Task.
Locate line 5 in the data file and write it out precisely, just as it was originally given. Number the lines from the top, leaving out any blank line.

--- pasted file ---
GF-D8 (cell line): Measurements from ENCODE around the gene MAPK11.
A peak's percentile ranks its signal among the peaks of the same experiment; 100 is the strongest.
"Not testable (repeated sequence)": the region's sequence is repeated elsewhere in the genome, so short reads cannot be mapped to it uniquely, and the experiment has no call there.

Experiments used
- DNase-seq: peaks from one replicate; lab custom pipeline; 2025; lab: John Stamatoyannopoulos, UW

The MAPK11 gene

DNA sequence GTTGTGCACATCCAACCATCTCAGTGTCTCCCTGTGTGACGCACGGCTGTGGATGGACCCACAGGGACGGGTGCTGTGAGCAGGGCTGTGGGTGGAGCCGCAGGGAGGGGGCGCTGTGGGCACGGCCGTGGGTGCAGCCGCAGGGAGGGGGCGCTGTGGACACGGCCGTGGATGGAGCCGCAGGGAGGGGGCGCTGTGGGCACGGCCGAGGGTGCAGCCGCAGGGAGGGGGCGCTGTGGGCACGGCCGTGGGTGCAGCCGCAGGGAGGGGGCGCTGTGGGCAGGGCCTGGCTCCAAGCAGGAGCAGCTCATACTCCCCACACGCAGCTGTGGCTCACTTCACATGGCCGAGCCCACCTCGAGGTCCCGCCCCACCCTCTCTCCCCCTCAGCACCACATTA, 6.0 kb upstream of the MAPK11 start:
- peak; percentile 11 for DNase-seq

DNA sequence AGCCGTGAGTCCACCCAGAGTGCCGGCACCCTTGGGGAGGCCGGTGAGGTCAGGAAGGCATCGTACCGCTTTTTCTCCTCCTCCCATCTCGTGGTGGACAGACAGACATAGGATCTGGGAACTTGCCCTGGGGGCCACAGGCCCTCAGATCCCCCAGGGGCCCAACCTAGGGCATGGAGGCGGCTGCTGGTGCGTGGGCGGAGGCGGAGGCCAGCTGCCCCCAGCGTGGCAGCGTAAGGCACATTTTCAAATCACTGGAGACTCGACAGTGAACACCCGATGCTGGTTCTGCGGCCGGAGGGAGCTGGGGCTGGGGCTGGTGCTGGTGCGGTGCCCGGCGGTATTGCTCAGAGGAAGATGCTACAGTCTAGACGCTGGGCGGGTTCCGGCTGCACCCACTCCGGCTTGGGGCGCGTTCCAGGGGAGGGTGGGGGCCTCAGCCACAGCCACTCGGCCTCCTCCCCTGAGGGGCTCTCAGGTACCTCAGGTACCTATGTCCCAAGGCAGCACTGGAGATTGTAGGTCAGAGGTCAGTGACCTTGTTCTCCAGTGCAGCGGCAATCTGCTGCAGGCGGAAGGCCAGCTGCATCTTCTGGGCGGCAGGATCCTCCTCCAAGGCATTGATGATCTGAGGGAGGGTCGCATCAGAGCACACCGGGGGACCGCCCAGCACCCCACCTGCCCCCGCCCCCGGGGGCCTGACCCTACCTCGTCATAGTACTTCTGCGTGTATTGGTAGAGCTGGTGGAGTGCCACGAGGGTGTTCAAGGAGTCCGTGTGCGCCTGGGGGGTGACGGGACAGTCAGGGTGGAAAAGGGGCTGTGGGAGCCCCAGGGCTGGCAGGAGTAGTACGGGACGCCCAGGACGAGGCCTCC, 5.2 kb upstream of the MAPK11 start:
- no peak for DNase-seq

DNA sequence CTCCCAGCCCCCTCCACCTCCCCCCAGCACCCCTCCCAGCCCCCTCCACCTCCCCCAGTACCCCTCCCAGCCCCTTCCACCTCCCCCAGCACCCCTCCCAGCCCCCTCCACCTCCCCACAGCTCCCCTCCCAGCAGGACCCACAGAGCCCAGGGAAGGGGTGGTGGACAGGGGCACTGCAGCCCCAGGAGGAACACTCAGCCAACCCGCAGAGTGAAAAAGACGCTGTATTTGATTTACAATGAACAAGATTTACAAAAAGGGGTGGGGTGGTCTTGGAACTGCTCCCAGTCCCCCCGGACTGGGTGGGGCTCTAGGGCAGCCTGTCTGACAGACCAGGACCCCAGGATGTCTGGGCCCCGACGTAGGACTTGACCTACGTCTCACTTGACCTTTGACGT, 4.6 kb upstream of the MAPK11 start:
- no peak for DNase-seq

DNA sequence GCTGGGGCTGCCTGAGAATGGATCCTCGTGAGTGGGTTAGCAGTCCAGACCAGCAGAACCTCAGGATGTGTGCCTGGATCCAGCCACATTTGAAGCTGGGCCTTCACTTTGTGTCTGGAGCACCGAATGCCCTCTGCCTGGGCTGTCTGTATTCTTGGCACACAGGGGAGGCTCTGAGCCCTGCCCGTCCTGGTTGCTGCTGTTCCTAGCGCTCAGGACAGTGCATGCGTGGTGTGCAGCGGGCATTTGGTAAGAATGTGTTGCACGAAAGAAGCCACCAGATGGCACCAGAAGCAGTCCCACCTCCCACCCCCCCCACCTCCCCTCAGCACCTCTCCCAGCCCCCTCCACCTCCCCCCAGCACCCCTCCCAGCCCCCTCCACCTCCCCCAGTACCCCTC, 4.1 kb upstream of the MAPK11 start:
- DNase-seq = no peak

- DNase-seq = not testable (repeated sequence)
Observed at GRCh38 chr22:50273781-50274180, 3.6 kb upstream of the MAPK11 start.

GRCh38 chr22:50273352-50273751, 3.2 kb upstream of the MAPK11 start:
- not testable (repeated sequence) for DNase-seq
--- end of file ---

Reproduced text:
- DNase-seq: peaks from one replicate; lab custom pipeline; 2025; lab: John Stamatoyannopoulos, UW